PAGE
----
WASHINGTON (Reuters) – U.S. producer prices rose in September as the price of gasoline recorded its biggest increase in more than two years amid hurricane-related production disruptions at oil refineries in Texas.
Other data on Thursday showed applications for unemployment benefits dropped to a more than one-month low last week as the boost to claims in Texas and Florida from Hurricanes Harvey and Irma continued to unwind.
While the storms impacted the data, there were signs of underlying strength in both wholesale inflation and the labor market, potentially leaving the Federal Reserve on track to raise interest rates again in December.
The Labor Department said its producer price index for final demand increased 0.4 percent last month after rising 0.2 percent in August. Wholesale prices were also lifted by an increase in the cost of services. In the 12 months through September, the PPI jumped 2.6 percent. That was the biggest gain since February 2012 and followed a 2.4 percent jump in August.
Wholesale gasoline prices soared 10.9 percent in September after increasing 9.5 percent in August. The increase was the largest since May 2015 and accounted for two-thirds of the 0.7 percent rise in the price of goods. The Labor Department said higher energy prices were likely the result of “reduced refining capacity in the Gulf Coast area due to Hurricane Harvey.”
It said Harvey and Irma, which devastated Florida, had “virtually” no impact on the collection of PPI data or survey response rates. Harvey and Irma, which struck in late August and early September, caused the economy to shed jobs last month for the first time in seven years.
The storms have also restrained consumer spending and undercut industrial production, homebuilding and home sales.
Last month’s gasoline-driven surge in the PPI, however, is likely to be temporary amid ample crude oil supplies.
The U.S. dollar .DXY was little changed against a basket of currencies after the data. Prices of U.S. Treasuries pared gains while U.S. stock index futures were trading lower.
CORE INFLATION FIRMING
A key gauge of underlying producer price pressures that excludes food, energy and trade services rose 0.2 percent last month after a similar increase in August. The so-called core PPI increased 2.1 percent in the 12 months through September after climbing 1.9 percent in August.
Inflation has remained relatively low, with the main measure tracked by the Fed retreating further below its 2 percent target in August.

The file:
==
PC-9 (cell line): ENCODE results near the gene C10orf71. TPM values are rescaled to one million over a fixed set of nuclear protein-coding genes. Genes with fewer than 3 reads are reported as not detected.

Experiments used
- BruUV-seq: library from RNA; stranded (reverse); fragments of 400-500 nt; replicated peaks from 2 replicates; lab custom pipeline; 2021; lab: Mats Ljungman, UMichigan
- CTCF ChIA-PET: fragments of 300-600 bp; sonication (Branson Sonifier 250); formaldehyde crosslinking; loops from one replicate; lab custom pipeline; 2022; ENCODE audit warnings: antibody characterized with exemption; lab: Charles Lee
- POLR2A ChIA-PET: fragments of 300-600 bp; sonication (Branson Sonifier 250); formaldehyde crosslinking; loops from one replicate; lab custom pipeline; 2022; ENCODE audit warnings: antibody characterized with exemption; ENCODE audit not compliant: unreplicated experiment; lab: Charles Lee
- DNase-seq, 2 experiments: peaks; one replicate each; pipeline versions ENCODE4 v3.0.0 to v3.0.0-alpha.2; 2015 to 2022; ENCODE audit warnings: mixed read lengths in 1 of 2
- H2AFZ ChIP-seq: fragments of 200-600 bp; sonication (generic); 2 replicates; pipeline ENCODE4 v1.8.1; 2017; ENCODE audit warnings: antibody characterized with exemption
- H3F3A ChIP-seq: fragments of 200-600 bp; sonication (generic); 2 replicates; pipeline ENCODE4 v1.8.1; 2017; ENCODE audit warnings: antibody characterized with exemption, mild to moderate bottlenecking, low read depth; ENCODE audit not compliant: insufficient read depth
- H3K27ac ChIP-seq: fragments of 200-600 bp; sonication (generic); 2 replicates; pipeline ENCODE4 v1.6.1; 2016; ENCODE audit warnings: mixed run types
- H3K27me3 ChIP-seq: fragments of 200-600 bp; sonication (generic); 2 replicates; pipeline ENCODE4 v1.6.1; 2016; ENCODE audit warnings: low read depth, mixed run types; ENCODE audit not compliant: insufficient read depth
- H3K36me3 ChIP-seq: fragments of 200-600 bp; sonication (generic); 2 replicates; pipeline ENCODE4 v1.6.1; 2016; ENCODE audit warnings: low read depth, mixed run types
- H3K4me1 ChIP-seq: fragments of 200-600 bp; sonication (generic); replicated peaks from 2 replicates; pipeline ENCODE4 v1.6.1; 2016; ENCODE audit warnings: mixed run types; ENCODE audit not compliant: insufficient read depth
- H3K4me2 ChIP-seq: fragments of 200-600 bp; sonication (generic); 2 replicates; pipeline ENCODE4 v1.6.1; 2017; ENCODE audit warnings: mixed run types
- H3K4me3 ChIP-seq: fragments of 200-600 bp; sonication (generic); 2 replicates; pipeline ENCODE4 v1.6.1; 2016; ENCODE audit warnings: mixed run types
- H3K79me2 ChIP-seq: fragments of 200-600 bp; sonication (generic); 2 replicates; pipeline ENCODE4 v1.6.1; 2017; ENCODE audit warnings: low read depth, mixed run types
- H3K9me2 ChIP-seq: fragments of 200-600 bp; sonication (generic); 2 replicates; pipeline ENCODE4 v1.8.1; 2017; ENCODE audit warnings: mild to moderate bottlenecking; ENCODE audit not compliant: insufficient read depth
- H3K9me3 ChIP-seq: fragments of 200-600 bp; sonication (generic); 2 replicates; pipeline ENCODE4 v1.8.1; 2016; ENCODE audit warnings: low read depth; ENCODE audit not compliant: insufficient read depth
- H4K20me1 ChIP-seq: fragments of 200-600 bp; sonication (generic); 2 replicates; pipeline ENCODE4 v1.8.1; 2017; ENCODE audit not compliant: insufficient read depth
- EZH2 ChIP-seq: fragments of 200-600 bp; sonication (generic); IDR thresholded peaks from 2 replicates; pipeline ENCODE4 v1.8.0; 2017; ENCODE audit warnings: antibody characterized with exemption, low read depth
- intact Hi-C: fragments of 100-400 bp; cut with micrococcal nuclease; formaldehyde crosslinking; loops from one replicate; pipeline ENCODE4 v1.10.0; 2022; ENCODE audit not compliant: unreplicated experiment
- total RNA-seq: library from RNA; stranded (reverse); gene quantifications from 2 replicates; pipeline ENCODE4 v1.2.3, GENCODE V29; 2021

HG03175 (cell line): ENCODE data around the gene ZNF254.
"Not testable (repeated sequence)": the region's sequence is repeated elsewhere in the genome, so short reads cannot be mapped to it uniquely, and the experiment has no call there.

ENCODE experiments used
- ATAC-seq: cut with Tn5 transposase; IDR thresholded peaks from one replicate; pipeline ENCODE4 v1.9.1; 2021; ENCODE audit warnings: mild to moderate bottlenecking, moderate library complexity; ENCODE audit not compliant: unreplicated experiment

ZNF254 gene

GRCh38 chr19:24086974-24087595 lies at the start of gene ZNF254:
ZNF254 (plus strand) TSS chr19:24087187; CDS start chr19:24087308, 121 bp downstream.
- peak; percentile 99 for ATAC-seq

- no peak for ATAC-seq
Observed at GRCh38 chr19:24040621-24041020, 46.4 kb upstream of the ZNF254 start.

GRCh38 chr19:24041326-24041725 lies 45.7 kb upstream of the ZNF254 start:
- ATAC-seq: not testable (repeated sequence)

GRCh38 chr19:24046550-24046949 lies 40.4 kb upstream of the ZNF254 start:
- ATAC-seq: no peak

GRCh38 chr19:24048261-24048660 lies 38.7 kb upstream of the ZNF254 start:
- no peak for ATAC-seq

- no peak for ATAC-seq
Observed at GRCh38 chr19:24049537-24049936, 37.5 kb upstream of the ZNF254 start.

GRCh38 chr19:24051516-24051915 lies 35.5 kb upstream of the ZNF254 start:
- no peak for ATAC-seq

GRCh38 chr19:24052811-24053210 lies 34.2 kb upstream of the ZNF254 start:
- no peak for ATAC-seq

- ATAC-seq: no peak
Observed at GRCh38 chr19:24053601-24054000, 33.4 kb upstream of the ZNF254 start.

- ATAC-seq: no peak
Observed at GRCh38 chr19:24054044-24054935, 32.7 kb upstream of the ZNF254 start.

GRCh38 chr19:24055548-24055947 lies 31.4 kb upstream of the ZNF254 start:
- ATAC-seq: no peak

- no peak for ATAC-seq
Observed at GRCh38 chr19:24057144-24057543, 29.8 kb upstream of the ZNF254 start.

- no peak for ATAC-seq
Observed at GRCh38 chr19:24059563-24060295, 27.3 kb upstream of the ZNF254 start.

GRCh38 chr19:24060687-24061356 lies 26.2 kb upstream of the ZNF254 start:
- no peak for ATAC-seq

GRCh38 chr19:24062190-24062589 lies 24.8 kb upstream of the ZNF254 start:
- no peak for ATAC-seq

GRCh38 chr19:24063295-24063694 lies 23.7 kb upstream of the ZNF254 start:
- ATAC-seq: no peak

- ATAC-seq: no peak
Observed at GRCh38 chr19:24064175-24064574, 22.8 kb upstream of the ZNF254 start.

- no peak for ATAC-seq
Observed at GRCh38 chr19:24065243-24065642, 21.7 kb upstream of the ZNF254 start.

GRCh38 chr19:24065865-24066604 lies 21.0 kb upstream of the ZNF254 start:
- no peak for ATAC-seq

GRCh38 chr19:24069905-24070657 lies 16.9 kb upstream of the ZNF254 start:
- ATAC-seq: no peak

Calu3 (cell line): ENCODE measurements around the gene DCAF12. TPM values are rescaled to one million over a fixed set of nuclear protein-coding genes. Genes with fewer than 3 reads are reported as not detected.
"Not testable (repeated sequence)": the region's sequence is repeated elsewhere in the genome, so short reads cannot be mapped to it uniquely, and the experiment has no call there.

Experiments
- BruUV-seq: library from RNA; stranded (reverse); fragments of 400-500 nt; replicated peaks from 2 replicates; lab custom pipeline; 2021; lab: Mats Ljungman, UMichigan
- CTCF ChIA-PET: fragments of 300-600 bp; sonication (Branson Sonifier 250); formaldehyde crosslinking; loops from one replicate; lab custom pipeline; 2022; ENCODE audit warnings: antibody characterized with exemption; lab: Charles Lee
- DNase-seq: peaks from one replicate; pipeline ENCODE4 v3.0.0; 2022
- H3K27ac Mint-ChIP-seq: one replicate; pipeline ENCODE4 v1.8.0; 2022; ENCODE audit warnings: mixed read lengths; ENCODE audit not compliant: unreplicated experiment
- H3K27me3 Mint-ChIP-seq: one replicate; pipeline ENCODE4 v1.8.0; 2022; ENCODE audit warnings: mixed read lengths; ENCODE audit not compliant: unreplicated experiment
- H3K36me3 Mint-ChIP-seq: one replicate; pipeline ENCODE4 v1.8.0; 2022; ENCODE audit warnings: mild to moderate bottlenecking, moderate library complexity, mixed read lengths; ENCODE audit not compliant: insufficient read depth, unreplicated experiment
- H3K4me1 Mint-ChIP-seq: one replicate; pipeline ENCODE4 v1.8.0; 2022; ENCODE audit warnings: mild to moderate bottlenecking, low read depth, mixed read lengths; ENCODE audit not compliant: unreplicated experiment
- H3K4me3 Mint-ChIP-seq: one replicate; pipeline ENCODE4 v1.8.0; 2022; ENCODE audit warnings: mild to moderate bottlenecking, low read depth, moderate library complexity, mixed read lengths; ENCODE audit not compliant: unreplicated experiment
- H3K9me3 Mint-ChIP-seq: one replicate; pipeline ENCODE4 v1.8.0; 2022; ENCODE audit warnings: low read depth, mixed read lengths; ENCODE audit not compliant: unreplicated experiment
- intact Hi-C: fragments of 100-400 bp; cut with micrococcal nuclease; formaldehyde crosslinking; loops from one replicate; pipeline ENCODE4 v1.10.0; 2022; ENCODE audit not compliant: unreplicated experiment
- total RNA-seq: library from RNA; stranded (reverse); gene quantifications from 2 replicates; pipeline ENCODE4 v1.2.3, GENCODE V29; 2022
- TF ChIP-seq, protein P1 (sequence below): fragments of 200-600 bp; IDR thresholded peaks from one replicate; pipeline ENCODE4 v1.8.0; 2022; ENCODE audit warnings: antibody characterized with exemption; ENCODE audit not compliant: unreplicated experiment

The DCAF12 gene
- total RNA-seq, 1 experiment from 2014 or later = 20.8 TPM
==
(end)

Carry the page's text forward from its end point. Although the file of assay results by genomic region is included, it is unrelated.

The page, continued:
Price pressures remain benign despite the labor market nearing full employment, with the jobless rate at more than a 16-1/2-year low of 4.2 percent. Fed Chair Janet Yellen has said that temporary factors such as one-off price cuts by wireless telephone companies are holding back inflation.
Minutes of the Fed’s Sept. 19-20 meeting published on Wednesday showed a vigorous debate among policymakers over inflation, with “several” expressing concern that “the persistence of low rates of inflation might imply that the underlying trend was running below 2 percent.”
Despite tepid inflation, U.S. financial markets have largely priced in a rate increase for December. The Fed has increased borrowing costs twice this year.
Last month, the cost of services increased 0.4 percent, driven by a rise in margins for final demand trade services, a measurement of changes in margins received by wholesalers and retailers. Services edged up 0.1 percent in August.
The cost of healthcare services was unchanged after advancing 0.3 percent in August. Those costs feed into the Fed’s preferred inflation measure, the personal consumption expenditures (PCE) price index excluding food and energy.
In a second report on Thursday, the Labor Department said initial claims for state unemployment benefits decreased 15,000 to a seasonally adjusted 243,000 for the week ended Oct. 7, the lowest level since late August.
Claims have been declining since surging to an almost three-year high of 298,000 at the start of September as workers displaced by the hurricanes were left temporarily unemployed.
Underscoring the labor market’s underlying strength, claims have now been below the 300,000 threshold, which is associated with a robust labor market, for 136 straight weeks. That is the longest such stretch since 1970, when the labor market was smaller.
The claims report also showed the number of people still receiving benefits after an initial week of aid dropped 32,000 to 1.89 million in the week ended Sept. 30, the lowest level since December 1973.
Reporting by Lucia Mutikani; Editing by Paul Simao